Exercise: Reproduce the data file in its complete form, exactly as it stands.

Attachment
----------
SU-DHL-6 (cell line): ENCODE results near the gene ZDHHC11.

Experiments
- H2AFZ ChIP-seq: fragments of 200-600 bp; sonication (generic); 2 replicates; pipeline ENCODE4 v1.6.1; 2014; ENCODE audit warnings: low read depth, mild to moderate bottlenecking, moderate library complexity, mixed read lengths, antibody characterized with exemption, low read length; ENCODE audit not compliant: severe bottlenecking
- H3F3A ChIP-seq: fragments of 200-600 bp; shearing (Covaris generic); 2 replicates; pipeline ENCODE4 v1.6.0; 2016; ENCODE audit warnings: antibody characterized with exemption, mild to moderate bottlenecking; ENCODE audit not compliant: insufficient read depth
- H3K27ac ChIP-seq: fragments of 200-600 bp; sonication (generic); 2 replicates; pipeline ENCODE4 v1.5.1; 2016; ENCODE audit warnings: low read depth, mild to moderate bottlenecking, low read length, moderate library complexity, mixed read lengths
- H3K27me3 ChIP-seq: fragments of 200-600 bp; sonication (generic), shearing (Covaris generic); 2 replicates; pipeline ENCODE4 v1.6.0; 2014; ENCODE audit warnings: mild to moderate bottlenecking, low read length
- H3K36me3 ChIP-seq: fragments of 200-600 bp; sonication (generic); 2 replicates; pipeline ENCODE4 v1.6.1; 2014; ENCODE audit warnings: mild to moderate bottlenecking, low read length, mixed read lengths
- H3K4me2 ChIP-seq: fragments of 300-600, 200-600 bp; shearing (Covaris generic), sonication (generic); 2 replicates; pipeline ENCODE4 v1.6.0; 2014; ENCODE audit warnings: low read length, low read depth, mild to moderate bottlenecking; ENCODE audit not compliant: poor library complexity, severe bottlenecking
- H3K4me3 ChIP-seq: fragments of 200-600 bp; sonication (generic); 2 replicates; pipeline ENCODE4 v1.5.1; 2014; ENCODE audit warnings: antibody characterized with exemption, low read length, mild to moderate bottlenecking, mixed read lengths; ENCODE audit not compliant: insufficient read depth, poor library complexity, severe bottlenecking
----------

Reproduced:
SU-DHL-6 (cell line): ENCODE results near the gene ZDHHC11.

Experiments
- H2AFZ ChIP-seq: fragments of 200-600 bp; sonication (generic); 2 replicates; pipeline ENCODE4 v1.6.1; 2014; ENCODE audit warnings: low read depth, mild to moderate bottlenecking, moderate library complexity, mixed read lengths, antibody characterized with exemption, low read length; ENCODE audit not compliant: severe bottlenecking
- H3F3A ChIP-seq: fragments of 200-600 bp; shearing (Covaris generic); 2 replicates; pipeline ENCODE4 v1.6.0; 2016; ENCODE audit warnings: antibody characterized with exemption, mild to moderate bottlenecking; ENCODE audit not compliant: insufficient read depth
- H3K27ac ChIP-seq: fragments of 200-600 bp; sonication (generic); 2 replicates; pipeline ENCODE4 v1.5.1; 2016; ENCODE audit warnings: low read depth, mild to moderate bottlenecking, low read length, moderate library complexity, mixed read lengths
- H3K27me3 ChIP-seq: fragments of 200-600 bp; sonication (generic), shearing (Covaris generic); 2 replicates; pipeline ENCODE4 v1.6.0; 2014; ENCODE audit warnings: mild to moderate bottlenecking, low read length
- H3K36me3 ChIP-seq: fragments of 200-600 bp; sonication (generic); 2 replicates; pipeline ENCODE4 v1.6.1; 2014; ENCODE audit warnings: mild to moderate bottlenecking, low read length, mixed read lengths
- H3K4me2 ChIP-seq: fragments of 300-600, 200-600 bp; shearing (Covaris generic), sonication (generic); 2 replicates; pipeline ENCODE4 v1.6.0; 2014; ENCODE audit warnings: low read length, low read depth, mild to moderate bottlenecking; ENCODE audit not compliant: poor library complexity, severe bottlenecking
- H3K4me3 ChIP-seq: fragments of 200-600 bp; sonication (generic); 2 replicates; pipeline ENCODE4 v1.5.1; 2014; ENCODE audit warnings: antibody characterized with exemption, low read length, mild to moderate bottlenecking, mixed read lengths; ENCODE audit not compliant: insufficient read depth, poor library complexity, severe bottlenecking